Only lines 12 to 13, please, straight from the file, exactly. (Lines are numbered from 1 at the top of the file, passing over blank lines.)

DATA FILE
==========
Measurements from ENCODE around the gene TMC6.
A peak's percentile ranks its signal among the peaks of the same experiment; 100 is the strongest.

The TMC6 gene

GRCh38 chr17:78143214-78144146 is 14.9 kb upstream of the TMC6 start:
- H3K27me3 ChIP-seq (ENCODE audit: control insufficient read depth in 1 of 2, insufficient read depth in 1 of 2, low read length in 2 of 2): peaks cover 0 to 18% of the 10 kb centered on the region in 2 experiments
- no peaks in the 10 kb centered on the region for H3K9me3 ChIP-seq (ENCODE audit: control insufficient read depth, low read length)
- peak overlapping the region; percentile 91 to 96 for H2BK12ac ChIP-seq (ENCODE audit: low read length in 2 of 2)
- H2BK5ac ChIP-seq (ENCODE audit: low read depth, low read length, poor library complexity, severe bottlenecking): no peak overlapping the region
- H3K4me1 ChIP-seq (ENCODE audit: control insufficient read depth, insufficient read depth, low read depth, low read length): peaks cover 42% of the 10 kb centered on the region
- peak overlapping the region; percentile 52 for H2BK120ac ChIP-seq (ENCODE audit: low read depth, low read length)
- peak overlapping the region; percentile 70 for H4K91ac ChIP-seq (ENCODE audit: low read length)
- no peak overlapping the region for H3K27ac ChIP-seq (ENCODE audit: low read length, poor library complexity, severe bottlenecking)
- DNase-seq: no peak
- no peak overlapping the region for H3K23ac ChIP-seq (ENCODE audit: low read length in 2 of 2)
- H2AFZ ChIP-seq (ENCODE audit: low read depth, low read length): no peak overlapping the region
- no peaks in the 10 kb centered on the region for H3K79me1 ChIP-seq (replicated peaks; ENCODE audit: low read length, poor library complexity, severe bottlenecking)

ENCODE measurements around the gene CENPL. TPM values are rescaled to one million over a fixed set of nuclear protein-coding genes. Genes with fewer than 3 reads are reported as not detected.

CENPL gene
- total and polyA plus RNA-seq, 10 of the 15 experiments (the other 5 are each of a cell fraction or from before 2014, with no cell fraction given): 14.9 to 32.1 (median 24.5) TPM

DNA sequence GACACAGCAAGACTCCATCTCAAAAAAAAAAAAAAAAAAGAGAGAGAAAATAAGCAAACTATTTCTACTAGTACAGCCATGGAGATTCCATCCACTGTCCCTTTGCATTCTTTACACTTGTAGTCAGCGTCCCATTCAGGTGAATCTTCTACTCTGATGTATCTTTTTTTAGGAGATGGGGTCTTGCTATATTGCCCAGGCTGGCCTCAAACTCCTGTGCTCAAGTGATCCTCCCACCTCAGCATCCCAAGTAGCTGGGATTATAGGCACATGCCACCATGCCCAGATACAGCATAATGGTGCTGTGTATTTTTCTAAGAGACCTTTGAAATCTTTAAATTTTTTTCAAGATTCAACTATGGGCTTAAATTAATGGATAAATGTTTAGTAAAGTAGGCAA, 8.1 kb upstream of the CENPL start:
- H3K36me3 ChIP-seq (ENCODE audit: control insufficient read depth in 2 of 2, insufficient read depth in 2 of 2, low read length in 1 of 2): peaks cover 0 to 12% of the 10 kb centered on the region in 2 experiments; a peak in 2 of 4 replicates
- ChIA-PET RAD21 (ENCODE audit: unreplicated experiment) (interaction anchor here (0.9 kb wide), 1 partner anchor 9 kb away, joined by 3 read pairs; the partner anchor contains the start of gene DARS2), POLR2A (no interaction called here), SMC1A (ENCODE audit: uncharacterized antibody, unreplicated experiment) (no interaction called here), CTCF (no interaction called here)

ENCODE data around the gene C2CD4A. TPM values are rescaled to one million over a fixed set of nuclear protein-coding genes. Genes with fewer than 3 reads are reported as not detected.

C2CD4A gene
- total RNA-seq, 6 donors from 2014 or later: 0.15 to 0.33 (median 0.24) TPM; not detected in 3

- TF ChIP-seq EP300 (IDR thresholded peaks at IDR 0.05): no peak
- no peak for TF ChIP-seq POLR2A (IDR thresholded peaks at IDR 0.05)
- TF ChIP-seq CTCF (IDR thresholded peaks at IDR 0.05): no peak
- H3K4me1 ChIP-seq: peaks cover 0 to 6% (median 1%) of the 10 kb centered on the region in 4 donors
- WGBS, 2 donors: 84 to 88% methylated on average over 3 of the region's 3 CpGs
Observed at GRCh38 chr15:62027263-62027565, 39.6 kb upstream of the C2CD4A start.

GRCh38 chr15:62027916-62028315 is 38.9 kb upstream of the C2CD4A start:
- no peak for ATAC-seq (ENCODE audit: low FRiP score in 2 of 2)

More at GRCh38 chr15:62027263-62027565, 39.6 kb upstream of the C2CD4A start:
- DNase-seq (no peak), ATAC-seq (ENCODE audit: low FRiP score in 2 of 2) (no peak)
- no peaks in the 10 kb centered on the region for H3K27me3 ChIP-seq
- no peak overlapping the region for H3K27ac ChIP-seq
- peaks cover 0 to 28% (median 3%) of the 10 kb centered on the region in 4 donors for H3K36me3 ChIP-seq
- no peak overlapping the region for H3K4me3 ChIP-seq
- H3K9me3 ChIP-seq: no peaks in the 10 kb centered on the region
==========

- no peak overlapping the region for H3K27ac ChIP-seq (ENCODE audit: low read length, poor library complexity, severe bottlenecking)
- DNase-seq: no peak